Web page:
Iowa’s 2020 election was one for the record books – with 1.7 million people marking ballots.

It was an impressive turnout in Iowa – with 76 percent of Iowa’s eligible voters taking part.

There were no allegations of election fraud or polling place shenanigans in Iowa. No one suggested people from cemeteries were casting ballots in our state.

We didn’t hear claims Iowa voting machines were rigged by nefarious forces. No one suggested counterfeit ballots were sneaked into counties across Iowa.

So, this question is worth asking: Why is the Iowa Legislature fast-tracking dramatic changes in the state’s election laws that will make it more difficult for people to vote?

It’s not surprising if Iowans have whiplash

Gov. Kim Reynolds’ message for Iowans has been consistent since the coronavirus pandemic arrived a year ago:

Yes, wearing masks is important, the governor has made clear, but government should leave it to people to do right thing.

Reynolds has been under intense pressure, both for and against facial masks. Advocates for a mask mandate have said she could save countless lives and slow the spread of disease if she required masks to be worn whenever people are in public places or large groups.

But government should not dictate people’s behavior, Reynolds insists.

There are more questions than answers in Iowa

Through the years, the Iowa Legislature has chosen an official a state flower and a state bird. There’s also a state tree and even an official rock.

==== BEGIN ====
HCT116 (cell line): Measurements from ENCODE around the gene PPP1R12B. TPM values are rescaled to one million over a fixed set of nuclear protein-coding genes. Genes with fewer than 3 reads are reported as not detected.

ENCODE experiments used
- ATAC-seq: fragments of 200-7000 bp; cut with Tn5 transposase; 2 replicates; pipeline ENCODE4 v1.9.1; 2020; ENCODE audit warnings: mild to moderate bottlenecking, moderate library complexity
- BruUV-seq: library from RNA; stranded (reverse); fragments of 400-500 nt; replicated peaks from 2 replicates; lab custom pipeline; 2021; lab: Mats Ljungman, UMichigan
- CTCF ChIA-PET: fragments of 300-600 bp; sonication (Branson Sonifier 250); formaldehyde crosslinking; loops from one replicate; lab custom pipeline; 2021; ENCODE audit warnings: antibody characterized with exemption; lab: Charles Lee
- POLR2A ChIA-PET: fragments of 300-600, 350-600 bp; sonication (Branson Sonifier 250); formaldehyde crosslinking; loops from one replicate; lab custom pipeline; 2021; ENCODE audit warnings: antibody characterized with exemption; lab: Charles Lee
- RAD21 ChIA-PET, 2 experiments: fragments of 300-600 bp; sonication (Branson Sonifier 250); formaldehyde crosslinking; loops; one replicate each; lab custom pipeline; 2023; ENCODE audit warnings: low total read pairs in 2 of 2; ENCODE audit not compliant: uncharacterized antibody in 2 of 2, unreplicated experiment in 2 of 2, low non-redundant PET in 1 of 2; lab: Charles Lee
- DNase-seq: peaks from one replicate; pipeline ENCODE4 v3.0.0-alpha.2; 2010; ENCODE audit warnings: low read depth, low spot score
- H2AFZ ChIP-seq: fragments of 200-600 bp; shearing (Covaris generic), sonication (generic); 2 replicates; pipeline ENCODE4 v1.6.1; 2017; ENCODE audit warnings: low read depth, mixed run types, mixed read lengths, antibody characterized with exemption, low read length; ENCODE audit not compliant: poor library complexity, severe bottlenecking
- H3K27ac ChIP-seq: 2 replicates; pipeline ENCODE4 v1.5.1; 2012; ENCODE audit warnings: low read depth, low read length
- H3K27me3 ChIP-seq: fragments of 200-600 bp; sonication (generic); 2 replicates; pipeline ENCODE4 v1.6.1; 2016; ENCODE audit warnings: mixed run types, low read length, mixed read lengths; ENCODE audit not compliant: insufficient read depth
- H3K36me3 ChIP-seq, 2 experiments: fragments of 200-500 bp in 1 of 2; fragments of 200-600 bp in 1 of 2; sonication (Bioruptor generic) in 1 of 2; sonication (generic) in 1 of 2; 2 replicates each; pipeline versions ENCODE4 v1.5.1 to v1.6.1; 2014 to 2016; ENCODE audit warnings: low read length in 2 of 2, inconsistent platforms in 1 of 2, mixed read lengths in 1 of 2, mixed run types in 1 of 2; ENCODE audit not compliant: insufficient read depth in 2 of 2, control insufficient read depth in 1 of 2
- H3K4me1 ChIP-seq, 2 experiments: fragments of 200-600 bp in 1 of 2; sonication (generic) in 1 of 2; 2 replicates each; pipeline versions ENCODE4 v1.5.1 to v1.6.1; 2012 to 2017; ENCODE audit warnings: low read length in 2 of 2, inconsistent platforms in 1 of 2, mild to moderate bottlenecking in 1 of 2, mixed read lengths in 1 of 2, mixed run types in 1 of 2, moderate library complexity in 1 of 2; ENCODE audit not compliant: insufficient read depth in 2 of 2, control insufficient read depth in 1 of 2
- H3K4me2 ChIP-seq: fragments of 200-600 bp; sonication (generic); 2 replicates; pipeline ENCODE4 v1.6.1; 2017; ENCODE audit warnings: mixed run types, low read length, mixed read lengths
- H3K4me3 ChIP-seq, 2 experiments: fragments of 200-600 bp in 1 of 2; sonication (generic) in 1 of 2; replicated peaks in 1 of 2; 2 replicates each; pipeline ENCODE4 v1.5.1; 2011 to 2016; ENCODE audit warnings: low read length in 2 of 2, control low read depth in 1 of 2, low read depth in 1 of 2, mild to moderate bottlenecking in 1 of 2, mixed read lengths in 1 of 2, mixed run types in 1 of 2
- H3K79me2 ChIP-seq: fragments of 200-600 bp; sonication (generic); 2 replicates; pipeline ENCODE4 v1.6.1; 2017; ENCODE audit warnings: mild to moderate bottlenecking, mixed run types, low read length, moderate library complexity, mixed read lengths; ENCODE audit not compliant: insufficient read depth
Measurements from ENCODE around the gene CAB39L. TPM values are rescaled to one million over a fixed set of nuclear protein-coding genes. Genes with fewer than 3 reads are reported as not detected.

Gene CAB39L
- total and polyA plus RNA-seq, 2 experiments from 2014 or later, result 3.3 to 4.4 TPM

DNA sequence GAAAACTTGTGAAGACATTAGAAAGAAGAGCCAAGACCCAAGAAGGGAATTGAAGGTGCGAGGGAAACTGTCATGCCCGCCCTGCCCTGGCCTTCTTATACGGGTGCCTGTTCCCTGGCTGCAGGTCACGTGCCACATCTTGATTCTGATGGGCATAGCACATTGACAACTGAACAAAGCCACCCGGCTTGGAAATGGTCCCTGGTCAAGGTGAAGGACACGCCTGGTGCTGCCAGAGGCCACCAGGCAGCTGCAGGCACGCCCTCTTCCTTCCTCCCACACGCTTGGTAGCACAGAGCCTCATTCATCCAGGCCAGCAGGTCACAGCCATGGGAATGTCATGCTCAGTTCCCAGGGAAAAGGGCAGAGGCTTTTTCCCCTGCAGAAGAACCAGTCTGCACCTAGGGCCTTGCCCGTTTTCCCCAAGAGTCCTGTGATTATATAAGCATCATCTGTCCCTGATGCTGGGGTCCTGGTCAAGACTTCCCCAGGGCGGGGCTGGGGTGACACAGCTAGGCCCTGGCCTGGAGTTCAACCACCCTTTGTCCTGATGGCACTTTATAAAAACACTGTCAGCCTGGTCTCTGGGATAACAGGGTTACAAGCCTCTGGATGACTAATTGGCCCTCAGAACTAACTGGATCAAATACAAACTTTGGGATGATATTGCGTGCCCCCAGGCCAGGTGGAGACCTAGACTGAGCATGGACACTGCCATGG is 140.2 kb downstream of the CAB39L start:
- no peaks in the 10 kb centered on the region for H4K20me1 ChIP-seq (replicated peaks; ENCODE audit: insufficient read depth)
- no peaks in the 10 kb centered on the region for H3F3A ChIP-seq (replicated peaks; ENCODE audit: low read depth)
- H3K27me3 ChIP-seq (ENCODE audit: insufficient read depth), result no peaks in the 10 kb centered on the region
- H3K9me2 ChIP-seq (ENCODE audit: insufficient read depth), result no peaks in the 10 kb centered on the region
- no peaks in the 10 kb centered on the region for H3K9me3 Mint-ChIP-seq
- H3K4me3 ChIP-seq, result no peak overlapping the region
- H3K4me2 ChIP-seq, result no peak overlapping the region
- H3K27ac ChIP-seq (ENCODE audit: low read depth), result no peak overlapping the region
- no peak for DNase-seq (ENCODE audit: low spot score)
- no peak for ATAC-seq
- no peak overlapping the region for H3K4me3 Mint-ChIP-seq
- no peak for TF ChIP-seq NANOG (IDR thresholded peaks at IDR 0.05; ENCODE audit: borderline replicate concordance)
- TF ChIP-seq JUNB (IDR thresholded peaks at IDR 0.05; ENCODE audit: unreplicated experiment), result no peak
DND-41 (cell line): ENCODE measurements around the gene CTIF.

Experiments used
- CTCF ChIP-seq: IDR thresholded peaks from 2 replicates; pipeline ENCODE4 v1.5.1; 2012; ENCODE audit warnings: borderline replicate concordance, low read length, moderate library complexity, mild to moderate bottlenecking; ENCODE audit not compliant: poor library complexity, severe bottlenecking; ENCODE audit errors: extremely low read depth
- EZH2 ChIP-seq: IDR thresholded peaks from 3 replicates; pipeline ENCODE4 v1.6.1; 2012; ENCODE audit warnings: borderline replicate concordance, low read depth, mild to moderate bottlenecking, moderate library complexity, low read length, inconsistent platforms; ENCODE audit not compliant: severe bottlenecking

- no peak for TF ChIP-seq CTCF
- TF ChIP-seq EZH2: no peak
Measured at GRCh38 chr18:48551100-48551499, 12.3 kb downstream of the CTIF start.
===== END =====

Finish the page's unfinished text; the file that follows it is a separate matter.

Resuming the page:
It may be time for lawmakers to designate an official state punctuation mark, too.

The question mark seems to be an appropriate choice – especially after the troubling news from our state in the past few weeks, news that has left many Iowans asking “why?”.

Repeat after me: Let the public know

The purpose was pretty simple when the Iowa Legislature wrote the state’s public meetings law many years ago:

Government boards are required to announce their meetings at least one day in advance, and officials must tell the public what will be discussed and voted on.

People are entitled to participate in our democracy by attending these meetings, so they can understand what the law calls “the basis and rationale” for government decisions.

If that was unclear to anyone, lawmakers added a second sentence to that declaration: “Ambiguity in the construction or application of this chapter should be resolved in favor of openness.”